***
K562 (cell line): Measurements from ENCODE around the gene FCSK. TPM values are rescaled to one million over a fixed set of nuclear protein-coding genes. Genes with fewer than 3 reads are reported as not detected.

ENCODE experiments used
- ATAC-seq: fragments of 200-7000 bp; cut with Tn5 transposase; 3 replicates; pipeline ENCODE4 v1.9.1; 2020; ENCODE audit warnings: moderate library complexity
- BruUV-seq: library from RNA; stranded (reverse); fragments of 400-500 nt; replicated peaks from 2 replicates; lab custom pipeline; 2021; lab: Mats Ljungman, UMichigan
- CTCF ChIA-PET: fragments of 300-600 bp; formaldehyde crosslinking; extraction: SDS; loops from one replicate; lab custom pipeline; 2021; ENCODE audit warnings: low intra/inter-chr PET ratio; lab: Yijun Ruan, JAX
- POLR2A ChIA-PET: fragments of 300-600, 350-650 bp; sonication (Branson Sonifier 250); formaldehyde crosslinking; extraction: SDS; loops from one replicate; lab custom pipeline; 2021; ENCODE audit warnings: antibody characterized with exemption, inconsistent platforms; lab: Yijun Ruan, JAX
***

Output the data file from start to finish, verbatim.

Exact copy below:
K562 (cell line): Measurements from ENCODE around the gene FCSK. TPM values are rescaled to one million over a fixed set of nuclear protein-coding genes. Genes with fewer than 3 reads are reported as not detected.

ENCODE experiments used
- ATAC-seq: fragments of 200-7000 bp; cut with Tn5 transposase; 3 replicates; pipeline ENCODE4 v1.9.1; 2020; ENCODE audit warnings: moderate library complexity
- BruUV-seq: library from RNA; stranded (reverse); fragments of 400-500 nt; replicated peaks from 2 replicates; lab custom pipeline; 2021; lab: Mats Ljungman, UMichigan
- CTCF ChIA-PET: fragments of 300-600 bp; formaldehyde crosslinking; extraction: SDS; loops from one replicate; lab custom pipeline; 2021; ENCODE audit warnings: low intra/inter-chr PET ratio; lab: Yijun Ruan, JAX
- POLR2A ChIA-PET: fragments of 300-600, 350-650 bp; sonication (Branson Sonifier 250); formaldehyde crosslinking; extraction: SDS; loops from one replicate; lab custom pipeline; 2021; ENCODE audit warnings: antibody characterized with exemption, inconsistent platforms; lab: Yijun Ruan, JAX